Israel Wants to Extend use of Proximity Detection App, but Tender Process Raises Questions
It seems like the health ministry is trying to unload responsibility for the pandemic-busting app onto private hands without sufficient prep time
However, despite its widespread distribution, it is unclear how many Israelis have actually used the app. The Health Ministry wants to incorporate the use of the app as a means of achieving a quick exit strategy in future outbreaks. It is also seen as a central tool for the rapid isolation of potentially infected patients who were in proximity to a verified patient.However, the terms of the tender seem quite harsh. Anyone interested in participating must be able to submit the offer by June 15 and submit a presentation or demo by June 21. Though the development of the original app was completed in a short time, about two weeks, in that case it was a national emergency that required speed over quality. In addition, using open-source code allowed the developer community to propose fixes and make improvements very quickly, and update the app daily. The terms of the new tender do not require the app to be based on open-source code, but only on the existing app, with the goal of "expanding its functionality,” according to the announcement.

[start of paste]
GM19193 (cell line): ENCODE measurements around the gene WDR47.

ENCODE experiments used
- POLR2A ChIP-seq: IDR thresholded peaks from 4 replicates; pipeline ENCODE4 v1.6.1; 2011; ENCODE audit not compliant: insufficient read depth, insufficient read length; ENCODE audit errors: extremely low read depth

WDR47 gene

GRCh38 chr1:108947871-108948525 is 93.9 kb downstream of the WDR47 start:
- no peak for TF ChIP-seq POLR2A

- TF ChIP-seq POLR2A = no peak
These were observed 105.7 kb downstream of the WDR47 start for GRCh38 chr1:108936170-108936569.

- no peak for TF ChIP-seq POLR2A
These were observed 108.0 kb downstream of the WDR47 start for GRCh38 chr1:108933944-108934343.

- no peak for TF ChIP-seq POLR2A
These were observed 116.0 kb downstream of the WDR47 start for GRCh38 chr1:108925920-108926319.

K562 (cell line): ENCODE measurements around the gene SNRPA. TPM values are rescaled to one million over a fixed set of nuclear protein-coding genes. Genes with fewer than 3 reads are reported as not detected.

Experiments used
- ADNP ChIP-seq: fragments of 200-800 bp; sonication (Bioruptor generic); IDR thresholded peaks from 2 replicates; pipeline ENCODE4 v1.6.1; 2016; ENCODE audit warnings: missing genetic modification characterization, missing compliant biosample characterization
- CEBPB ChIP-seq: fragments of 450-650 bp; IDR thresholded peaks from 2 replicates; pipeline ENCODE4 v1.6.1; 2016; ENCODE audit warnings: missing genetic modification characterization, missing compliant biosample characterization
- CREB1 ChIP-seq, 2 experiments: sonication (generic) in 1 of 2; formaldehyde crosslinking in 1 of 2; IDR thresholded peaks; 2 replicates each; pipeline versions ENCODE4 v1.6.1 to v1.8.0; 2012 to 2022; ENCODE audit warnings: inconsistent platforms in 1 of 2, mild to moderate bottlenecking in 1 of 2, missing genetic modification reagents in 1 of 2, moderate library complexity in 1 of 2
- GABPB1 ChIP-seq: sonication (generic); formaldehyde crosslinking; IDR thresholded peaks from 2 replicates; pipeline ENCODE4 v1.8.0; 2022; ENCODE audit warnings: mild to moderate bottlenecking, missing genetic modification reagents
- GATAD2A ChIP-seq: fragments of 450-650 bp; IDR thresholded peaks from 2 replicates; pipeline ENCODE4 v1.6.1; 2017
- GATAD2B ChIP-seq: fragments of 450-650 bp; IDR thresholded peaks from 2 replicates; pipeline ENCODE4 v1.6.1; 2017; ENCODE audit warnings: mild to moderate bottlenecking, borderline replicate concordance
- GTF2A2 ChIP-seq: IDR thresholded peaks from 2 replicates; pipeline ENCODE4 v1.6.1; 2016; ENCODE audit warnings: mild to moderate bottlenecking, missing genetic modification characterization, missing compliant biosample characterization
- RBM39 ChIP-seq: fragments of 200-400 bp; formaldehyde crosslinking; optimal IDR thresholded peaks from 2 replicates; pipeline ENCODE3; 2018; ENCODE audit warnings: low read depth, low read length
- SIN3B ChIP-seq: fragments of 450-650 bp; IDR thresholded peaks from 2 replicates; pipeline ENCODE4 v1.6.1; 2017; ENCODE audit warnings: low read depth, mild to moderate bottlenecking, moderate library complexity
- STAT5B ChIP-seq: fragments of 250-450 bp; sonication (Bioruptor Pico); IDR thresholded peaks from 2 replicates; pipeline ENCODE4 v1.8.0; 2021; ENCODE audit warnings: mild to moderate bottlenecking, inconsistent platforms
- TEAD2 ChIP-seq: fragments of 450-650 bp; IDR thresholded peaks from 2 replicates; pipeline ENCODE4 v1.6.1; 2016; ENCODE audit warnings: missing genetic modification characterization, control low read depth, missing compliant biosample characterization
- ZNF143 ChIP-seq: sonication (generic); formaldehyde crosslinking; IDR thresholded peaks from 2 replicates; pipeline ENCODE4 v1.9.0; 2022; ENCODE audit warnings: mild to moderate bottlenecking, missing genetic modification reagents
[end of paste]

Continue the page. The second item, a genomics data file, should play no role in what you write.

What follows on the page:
It is evident that the health ministry wants to unload its responsibility for the maintenance and operation of the app, but is transitioning to a model where a private company has the responsibility to do it right. It is unclear why the ministry is so eager to find a private actor to take up the reins. And, if the app is intended to be used for potential future pandemics, wouldn't it be preferable to give those interested more than a month to offer a product or at least a plan in which they have invested enough thought to address all possible problems? One can only hope that the team that wins the tender will be able to provide an adequate response despite the looming deadline.